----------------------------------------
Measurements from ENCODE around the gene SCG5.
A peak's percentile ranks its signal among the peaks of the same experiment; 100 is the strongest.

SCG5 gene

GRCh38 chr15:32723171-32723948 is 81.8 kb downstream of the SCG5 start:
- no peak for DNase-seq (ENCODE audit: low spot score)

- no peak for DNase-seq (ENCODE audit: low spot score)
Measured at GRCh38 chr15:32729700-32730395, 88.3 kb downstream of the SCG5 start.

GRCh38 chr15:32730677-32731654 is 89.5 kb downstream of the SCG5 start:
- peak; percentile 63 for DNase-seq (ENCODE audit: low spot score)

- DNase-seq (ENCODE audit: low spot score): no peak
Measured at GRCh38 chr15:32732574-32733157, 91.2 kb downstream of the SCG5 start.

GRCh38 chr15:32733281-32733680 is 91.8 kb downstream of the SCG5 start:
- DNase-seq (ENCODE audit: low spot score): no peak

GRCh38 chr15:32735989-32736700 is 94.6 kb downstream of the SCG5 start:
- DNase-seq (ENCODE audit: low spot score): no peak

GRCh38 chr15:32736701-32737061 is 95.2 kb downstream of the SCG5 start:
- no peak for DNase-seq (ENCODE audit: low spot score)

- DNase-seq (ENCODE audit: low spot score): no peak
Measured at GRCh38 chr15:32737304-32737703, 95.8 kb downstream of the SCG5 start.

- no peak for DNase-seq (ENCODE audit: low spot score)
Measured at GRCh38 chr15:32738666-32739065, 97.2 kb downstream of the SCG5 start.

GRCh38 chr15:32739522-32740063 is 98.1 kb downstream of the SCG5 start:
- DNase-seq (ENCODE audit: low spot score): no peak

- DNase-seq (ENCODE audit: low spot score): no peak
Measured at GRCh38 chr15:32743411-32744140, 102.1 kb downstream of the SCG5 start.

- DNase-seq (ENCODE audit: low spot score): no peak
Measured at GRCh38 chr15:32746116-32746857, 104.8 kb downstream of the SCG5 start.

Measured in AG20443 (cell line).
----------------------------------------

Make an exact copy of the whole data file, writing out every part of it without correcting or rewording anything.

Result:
Measurements from ENCODE around the gene SCG5.
A peak's percentile ranks its signal among the peaks of the same experiment; 100 is the strongest.

SCG5 gene

GRCh38 chr15:32723171-32723948 is 81.8 kb downstream of the SCG5 start:
- no peak for DNase-seq (ENCODE audit: low spot score)

- no peak for DNase-seq (ENCODE audit: low spot score)
Measured at GRCh38 chr15:32729700-32730395, 88.3 kb downstream of the SCG5 start.

GRCh38 chr15:32730677-32731654 is 89.5 kb downstream of the SCG5 start:
- peak; percentile 63 for DNase-seq (ENCODE audit: low spot score)

- DNase-seq (ENCODE audit: low spot score): no peak
Measured at GRCh38 chr15:32732574-32733157, 91.2 kb downstream of the SCG5 start.

GRCh38 chr15:32733281-32733680 is 91.8 kb downstream of the SCG5 start:
- DNase-seq (ENCODE audit: low spot score): no peak

GRCh38 chr15:32735989-32736700 is 94.6 kb downstream of the SCG5 start:
- DNase-seq (ENCODE audit: low spot score): no peak

GRCh38 chr15:32736701-32737061 is 95.2 kb downstream of the SCG5 start:
- no peak for DNase-seq (ENCODE audit: low spot score)

- DNase-seq (ENCODE audit: low spot score): no peak
Measured at GRCh38 chr15:32737304-32737703, 95.8 kb downstream of the SCG5 start.

- no peak for DNase-seq (ENCODE audit: low spot score)
Measured at GRCh38 chr15:32738666-32739065, 97.2 kb downstream of the SCG5 start.

GRCh38 chr15:32739522-32740063 is 98.1 kb downstream of the SCG5 start:
- DNase-seq (ENCODE audit: low spot score): no peak

- DNase-seq (ENCODE audit: low spot score): no peak
Measured at GRCh38 chr15:32743411-32744140, 102.1 kb downstream of the SCG5 start.

- DNase-seq (ENCODE audit: low spot score): no peak
Measured at GRCh38 chr15:32746116-32746857, 104.8 kb downstream of the SCG5 start.

Measured in AG20443 (cell line).